This is just one of the many advantages the Dutch and some of the other international teams have over South Africa. The highly regimented Nuon and Tokai are in a class of their own — some South African teams can’t even try to keep up.
Sasol’s involvement as the main sponsor of the challenge is not necessarily an indication of their switch to renewable energy.
Sasol group marketing manager Nozipho Mbatha tells the Mail & Guardian that the reason the company has put so much money into the challenge is to get more people into engineering.
“Sasol is one of the biggest employers of engineers in the country. They’re the ones that feel it the hardest when we don’t have people studying engineering,” says the founder of the South African solar challenge, Winstone Jordaan.
The company has recently been hit by strike action, sparked by Sasol Khanyisa, a broad-based black economic empowerment scheme intended to provide financial benefits to 23000 black public shareholders and workers. Trade union Solidarity, which represents mostly white workers — many of whom are engineers — has called the scheme discriminatory.
Jordaan stresses the importance of creating an altogether new workforce. He scoffs at the idea that South Africa’s move towards renewable energy will cost jobs, a concern raised by trade unions in the wake of Energy Minister Jeff Radebe’s IPP deal.
Lungile Ntshulana, a member of the Cape Penisula University of Technology (CPUT) team, understands this concern. “There is a huge possibility that many mines will have to shut down once people realise that the sun never runs out,” he says.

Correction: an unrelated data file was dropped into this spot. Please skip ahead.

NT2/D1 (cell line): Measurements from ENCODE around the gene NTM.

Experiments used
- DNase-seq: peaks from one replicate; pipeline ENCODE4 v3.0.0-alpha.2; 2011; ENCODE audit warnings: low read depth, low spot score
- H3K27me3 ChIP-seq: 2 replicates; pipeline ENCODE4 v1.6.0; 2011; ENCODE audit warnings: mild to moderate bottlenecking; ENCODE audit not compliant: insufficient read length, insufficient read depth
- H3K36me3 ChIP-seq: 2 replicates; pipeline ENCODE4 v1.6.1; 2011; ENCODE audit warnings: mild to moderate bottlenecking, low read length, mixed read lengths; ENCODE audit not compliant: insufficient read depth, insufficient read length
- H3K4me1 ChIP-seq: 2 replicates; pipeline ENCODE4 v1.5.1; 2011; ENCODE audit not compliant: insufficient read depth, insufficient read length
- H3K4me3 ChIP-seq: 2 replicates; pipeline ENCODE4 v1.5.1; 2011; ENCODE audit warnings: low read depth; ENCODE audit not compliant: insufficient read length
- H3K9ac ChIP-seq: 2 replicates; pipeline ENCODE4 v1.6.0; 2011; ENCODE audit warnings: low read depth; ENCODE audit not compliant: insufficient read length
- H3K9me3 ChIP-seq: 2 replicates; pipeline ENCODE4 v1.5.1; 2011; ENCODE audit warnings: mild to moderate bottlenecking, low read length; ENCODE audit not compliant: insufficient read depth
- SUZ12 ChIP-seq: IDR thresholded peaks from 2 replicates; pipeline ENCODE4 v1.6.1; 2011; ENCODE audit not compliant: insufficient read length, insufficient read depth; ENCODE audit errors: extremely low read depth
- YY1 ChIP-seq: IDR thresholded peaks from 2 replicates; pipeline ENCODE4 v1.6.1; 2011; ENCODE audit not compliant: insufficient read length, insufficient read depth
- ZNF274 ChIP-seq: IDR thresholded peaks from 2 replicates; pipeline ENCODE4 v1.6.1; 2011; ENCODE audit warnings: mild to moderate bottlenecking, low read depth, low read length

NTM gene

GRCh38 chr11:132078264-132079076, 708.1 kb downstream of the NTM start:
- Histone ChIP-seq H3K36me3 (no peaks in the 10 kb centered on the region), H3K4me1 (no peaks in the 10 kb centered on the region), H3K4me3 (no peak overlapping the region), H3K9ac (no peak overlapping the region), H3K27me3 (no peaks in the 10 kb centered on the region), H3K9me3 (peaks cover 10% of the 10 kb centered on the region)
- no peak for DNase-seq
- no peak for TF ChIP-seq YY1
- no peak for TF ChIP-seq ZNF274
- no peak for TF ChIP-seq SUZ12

Sitting on the edge of the Gariep Dam, he talks about the trials the CPUT Solar Flyers have faced in trying to get their car on the road. The challenge is almost halfway through and their car has yet to be declared roadworthy.
Unlike Nuon, which has been working full-time on their car for more than a year, CPUT had to put their car together in under a month. The team only heard about the challenge in July and still had to wait for their funding to come through before actually being able to work on the body of the car. A solar car can cost millions to get on the road.
Waiting for the rest of the TUT team to arrive at the control stop in Edenburg is Daisy Nesindande.
Nesindande talks with her hands, her short nails revealing thin slivers of dirt. The only woman on her team, she draws attention to her nails as proof that she is one of the boys.
“You know how it is,” she says referring to the marked gender disparities in her field — keenly felt at a challenge in which not many women take part.
From the sidelines, Jordaan admits that transformation has been slow.
“But the key is to get people started,” he says.